By the end of chapter 24, what has Scout learned about "being a lady?"

By the end of chapter 24, Scout has learned that "being a lady" is about more than outward appearances and manners. But she also learns to appreciate the strength of Aunt Alexandra and other important women in her life.

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At the end of chapter 24, Atticus enters the kitchen and tells Aunt Alexandra, Miss, Maudie, Scout, and Calpurnia that Tom Robinson was shot and killed trying to escape from the prison yard. He is shaken, and he takes Calpurnia with him to tell Robinson's wife the bad news.

After Atticus and Calpurnia have gone, Aunt Alexandra has an outburst in which she attacks the townspeople for what they have done to Atticus. She says:

They’re perfectly willing to let him wreck his health doing what they’re afraid to do.

Miss Maudie responds that the handful of white people in the town who deplore the injustice doled out to Black people appreciate and honor Atticus.

However, shaken as they are, Miss Maudie and Aunt Alexandra know the show must go on. They need to return to the Ladies' Missionary Society tea as if nothing important had just happened. Scout comes with them and is able to see her aunt and neighbor as steel spined "ladies" in their ability to retain their graciousness as if nothing is wrong. This allows her to perceive being a lady in a new and more favorable light as a form of grace under pressure, and for once she doesn't resent playing the ladylike part. When Aunt Alexandra nods at her to offer around cookies:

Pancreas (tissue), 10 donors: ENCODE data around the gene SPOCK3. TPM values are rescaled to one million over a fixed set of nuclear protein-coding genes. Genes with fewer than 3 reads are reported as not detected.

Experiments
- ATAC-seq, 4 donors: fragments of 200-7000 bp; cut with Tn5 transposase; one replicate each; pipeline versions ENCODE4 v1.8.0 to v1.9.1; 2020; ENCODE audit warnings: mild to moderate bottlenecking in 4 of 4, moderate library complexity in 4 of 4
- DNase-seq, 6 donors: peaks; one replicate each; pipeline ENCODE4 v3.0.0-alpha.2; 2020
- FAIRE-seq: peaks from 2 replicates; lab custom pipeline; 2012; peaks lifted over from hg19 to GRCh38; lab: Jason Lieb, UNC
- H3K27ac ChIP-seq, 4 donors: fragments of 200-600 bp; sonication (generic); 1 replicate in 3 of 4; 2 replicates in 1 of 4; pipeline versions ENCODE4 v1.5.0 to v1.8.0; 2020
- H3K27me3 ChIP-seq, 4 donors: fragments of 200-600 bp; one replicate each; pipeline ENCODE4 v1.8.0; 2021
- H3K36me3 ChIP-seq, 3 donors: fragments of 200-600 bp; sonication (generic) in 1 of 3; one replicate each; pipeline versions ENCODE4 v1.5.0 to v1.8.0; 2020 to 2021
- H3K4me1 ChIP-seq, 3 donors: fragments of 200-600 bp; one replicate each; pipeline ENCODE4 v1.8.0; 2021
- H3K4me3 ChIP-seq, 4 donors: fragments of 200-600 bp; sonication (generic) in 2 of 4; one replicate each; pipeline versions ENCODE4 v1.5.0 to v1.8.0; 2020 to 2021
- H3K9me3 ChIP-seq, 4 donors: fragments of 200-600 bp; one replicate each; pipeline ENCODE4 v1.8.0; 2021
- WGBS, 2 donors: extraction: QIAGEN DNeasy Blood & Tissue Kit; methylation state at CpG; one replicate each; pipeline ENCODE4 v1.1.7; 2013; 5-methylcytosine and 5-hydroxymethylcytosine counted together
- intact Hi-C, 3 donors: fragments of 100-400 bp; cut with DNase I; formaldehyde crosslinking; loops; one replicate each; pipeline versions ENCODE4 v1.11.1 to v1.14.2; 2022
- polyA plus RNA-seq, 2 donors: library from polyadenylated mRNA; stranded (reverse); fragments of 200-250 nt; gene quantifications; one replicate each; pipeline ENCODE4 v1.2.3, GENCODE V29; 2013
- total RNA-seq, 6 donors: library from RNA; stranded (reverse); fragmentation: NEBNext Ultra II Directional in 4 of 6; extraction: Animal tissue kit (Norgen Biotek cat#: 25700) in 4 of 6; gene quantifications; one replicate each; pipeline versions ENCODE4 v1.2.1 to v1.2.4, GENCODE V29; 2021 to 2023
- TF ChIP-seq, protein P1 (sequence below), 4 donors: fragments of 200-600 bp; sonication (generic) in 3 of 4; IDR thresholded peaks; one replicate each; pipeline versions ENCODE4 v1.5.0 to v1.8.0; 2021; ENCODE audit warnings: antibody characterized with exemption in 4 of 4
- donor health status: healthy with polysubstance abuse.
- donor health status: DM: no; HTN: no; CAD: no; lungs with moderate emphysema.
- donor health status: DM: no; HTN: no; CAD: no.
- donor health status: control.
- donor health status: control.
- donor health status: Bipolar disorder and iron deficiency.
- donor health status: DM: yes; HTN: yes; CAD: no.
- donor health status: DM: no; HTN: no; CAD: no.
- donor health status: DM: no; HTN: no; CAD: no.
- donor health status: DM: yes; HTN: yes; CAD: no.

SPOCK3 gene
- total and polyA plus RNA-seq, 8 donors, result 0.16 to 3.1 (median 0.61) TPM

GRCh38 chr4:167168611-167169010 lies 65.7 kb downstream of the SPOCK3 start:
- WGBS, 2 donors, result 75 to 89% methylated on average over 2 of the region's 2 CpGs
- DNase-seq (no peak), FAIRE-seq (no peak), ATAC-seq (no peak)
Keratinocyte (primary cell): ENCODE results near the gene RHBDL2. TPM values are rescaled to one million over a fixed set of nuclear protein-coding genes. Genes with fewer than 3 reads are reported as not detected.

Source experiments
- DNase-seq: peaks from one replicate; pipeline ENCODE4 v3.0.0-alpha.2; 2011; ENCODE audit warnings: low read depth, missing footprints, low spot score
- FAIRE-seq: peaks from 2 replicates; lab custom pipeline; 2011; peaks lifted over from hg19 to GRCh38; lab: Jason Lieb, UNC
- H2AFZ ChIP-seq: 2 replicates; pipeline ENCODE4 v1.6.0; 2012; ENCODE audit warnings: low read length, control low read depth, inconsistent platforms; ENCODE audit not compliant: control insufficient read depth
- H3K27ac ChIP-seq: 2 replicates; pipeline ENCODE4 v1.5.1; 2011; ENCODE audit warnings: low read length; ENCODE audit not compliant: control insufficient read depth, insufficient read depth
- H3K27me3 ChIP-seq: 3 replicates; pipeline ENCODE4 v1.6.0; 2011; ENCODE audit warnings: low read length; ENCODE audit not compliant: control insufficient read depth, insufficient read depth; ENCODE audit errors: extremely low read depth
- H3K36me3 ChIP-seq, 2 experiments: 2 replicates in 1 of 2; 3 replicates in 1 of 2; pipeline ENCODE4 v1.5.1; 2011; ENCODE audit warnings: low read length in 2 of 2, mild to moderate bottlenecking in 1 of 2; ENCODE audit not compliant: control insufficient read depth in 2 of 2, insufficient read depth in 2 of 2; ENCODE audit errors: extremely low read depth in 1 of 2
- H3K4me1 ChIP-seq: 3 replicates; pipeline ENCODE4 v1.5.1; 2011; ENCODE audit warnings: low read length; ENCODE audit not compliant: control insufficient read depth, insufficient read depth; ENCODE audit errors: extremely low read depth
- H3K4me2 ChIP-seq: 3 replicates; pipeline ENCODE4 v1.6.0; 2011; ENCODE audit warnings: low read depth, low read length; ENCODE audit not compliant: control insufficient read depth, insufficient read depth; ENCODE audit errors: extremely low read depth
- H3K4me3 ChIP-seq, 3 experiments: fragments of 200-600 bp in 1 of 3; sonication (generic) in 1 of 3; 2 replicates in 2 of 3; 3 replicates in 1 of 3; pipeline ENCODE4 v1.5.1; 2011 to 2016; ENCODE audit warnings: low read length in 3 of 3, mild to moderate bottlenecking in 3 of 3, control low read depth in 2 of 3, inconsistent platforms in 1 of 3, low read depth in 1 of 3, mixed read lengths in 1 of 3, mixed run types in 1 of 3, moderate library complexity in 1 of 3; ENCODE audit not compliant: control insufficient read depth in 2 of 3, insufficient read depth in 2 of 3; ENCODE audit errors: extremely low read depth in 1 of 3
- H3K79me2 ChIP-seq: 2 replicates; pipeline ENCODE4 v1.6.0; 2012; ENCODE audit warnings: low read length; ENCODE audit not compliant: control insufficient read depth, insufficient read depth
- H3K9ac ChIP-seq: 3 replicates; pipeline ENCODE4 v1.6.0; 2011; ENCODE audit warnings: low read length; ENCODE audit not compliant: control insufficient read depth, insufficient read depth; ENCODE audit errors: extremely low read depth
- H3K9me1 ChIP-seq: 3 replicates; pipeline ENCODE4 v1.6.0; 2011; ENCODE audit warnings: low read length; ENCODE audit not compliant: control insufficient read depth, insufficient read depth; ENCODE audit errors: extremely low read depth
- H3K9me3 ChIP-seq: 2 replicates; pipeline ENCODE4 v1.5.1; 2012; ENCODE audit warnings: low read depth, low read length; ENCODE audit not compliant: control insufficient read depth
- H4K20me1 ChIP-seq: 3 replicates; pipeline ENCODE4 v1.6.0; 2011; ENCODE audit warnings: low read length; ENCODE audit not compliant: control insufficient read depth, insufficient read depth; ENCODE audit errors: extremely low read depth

I carefully picked up the tray and watched myself walk to Mrs. Merriweather. With my best company manners, I asked her if she would have some. After all, if Aunty could be a lady at a time like this, so could I.

While the young Scout, living in the 1930s, imbues this "ladylike" behavior with a patina of nobility, viewing it from a twenty-first century perspective might invite us to a look at it more critically. Aunt Alexandra's overwhelming concern is for the effects of Tom's death on Atticus, with no thought to Tom's devastated family or to the loss of such a vibrant life to the community. This could be seen as a tad self centered and racist, even if Atticus is her brother. Second, modern feminism might object to courage and grace being equated with women's ability to stay silent.

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Through much of To Kill a Mockingbird, Jean Louise is resolutely Scout, an active child who prefers the company of boys. Significantly, she seems to have no female friends. Scout is equally quick to speak her mind and physically engage with someone who disagrees. Scout spurns dresses and favors overalls. Although she has learned good manners, she tends to forget to use them.

Scout learns about being a lady primarily from Calpurnia, Miss Maudie, and Aunt Alexandra. When Walter has lunch with them, Calpurnia helps her see the importance of making people feel welcome in their home, and not criticizing their manners. Miss Maudie constantly helps Scout interpret the confusing world around her and provides a model of a self-sufficient woman who can peacefully co-exist with people whose opinions she does not share.

Chapter 24 is significant because Scout’s opinion of Aunt Alexandra changes. Scout has been resentful of her great-aunt’s critical attitudes, regarding her efforts to make Scout more traditionally feminine as “fanatical.” In this chapter, Scout has begrudgingly agreed to put on a dress—with her customary pants underneath—and be an assistant hostess for the aunt’s ladies’ missionary-support meeting. She chafes at the hypocritical, small-minded talk of the perfumed, pastel-clad guests.